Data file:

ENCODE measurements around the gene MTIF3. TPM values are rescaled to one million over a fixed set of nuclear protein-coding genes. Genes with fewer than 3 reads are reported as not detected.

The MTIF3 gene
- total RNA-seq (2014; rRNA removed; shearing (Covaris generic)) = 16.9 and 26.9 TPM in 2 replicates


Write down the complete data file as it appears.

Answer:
ENCODE measurements around the gene MTIF3. TPM values are rescaled to one million over a fixed set of nuclear protein-coding genes. Genes with fewer than 3 reads are reported as not detected.

The MTIF3 gene
- total RNA-seq (2014; rRNA removed; shearing (Covaris generic)) = 16.9 and 26.9 TPM in 2 replicates